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What are we creating? A solution or a problem?

June 26, 2011

Writer – Ayan Ghosh 

Designers and inventors have a great sense of belief in their problem solving ability. They say that at a macro level design is ultimately aimed at creating, sustaining or increasing human convenience and efficiency. However, I feel that their ability to solve problems is shallow and short term. Yet, no one seems to be asking the question.

Historically there are myriad instances where convenience in one area has led to severe shortfalls in other areas, invariably in the unforeseen long run. For example, the invention of the automobile is indeed one of the most significant inventions ever, made possible by the invention of the internal combustion engine in 1859 by Etienne Lenoir. It leapfrogged an era of alternative energy replacing animal, steam, wind and water energy sources with fuel energy. Gottlieb Daimler, Karl Benz and Henry Ford immediately identified the new potential and perfected the assembly lines, thereby raising new benchmarks of speed and quality in mass production. It ushered in the era of the automobile boom worldwide. 

However, a hundred years later, it is the carbon pollution created by automobiles, which has led to global warming. Within just fifty years of its invention, in 1951 Elma Wischmeir became the millionth American to die on the highway. Nowadays millions of people (between 23 to 34) are victims of road accidents caused by automobiles around the world each year. Huge amounts of metal have mined out of the earth to meet the ever- increasing supply chains. Was all this taken into consideration at the time of the invention of the automobile, or were these seen as minor inconveniences in the attainment of the larger goal of mobility?

Going further back, Johannes Guttenberg made the first information revolution by inventing the printing press in 1454, which created a huge global requirement for paper. Paper still forms one of the most heavily manufactured items of daily consumption worldwide, and also one of the most wasted. Although it is biodegradable and recyclable, it has created severe pressure on the tropical rainforests around the globe, endangering several species in the process.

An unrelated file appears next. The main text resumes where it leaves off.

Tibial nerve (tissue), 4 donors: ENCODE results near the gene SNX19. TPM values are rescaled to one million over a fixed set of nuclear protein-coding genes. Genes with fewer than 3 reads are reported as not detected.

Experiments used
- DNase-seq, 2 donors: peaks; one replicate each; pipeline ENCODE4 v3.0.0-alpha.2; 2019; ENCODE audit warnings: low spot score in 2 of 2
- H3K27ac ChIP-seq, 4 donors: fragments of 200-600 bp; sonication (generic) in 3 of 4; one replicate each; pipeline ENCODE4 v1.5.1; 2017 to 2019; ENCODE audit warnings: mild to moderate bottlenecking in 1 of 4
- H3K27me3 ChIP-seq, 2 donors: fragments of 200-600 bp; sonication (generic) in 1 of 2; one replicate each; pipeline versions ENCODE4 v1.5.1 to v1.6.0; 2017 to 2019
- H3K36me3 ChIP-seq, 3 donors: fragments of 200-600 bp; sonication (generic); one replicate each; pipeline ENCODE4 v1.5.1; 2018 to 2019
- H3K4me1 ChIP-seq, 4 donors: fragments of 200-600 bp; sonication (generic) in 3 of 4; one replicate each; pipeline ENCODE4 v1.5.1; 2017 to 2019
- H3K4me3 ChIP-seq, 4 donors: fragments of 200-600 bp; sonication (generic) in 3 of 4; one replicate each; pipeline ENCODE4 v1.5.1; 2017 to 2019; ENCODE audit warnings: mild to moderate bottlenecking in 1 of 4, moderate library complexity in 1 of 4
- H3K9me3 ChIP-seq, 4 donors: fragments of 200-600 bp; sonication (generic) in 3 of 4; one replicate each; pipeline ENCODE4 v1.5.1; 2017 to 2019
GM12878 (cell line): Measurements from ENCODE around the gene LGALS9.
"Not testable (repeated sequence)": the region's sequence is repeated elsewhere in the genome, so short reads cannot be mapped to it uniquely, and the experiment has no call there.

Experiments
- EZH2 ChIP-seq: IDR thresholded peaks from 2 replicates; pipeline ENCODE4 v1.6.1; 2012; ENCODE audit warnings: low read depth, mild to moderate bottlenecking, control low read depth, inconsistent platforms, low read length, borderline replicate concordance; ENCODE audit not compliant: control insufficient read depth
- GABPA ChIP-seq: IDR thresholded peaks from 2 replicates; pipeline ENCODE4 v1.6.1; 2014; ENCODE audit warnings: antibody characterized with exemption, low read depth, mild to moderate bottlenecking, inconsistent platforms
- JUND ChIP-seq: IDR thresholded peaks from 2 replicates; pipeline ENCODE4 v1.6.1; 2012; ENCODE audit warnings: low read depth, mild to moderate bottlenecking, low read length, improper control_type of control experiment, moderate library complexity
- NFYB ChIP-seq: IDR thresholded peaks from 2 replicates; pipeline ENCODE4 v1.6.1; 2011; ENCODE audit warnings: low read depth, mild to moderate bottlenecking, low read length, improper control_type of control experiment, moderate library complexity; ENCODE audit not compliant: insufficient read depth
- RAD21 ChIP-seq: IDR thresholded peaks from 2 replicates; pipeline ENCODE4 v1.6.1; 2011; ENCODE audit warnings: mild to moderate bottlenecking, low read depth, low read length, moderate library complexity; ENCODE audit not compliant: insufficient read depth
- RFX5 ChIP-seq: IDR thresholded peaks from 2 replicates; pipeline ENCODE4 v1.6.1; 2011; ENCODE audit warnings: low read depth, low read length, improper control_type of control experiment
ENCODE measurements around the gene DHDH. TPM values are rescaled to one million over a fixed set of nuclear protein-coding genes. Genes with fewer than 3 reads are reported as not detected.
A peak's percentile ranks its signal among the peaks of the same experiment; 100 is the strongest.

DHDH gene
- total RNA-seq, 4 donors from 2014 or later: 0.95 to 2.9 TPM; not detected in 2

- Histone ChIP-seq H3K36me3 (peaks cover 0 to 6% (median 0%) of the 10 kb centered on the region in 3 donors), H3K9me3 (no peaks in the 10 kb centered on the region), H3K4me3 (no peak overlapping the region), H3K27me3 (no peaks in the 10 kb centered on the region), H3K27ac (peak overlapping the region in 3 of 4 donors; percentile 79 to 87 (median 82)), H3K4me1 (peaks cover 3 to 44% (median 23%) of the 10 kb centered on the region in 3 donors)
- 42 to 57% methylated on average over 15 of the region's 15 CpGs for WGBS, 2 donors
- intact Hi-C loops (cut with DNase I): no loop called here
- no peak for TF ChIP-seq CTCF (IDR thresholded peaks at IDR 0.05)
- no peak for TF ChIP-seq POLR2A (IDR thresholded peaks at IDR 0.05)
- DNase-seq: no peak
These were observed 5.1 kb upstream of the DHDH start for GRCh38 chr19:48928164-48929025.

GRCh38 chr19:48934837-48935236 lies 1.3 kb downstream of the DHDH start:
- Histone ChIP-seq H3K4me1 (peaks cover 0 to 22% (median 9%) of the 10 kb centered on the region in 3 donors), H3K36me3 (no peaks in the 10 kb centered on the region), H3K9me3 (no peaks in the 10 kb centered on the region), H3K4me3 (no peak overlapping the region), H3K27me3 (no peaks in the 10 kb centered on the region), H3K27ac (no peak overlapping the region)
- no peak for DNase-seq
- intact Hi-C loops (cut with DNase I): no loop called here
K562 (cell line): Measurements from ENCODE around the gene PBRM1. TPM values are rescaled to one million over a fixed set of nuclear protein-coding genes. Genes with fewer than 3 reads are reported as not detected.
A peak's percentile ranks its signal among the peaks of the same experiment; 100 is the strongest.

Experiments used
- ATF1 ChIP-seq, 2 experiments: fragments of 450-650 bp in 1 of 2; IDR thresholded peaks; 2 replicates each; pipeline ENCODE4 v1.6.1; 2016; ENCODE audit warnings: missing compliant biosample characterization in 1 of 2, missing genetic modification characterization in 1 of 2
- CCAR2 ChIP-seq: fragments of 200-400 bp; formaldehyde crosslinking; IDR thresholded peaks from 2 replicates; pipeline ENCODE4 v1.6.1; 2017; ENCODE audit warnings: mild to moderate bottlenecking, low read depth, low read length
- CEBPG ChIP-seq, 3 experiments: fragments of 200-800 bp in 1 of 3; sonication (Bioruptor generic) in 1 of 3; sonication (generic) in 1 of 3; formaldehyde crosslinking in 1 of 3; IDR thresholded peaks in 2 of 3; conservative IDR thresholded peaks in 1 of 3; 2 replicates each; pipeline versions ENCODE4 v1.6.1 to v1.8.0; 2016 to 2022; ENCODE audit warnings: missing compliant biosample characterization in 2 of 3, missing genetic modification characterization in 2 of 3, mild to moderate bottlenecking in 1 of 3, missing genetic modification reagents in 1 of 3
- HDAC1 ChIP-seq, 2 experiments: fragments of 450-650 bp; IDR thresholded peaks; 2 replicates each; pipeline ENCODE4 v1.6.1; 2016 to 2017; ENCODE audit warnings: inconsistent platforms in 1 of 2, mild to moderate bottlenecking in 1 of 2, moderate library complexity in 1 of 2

Similarly, the invention of dynamite by Alfred Nobel in 1867 for the purpose of mining and blasting for road construction has become one of the great killers over the last century and a half. The cell-phone might have revolutionized telecommunications but it has also led to subsidiary rise in health risks, privacy, crime and terrorism.

Computers might have revolutionized information accessibility and communication, but it has allowed the flourishing of pornography, cyber crime, hacking, internet fraud, and severe psychological, ergonomic and cognitive stresses. There are many more such instances that make me sceptical of the real value created out of new opportunities. I might be solving some problem in the short run, but in the long term it might create a cataclysmic butterfly effect. So where does the benefit of its invention fit in? I personally feel that each solution itself is not an end to the process but rather produces a new process itself. It is not a line but a circle, with the problem and the solution running around each other rather than being at the two ends with every design solution creating new problems or multiples of them.

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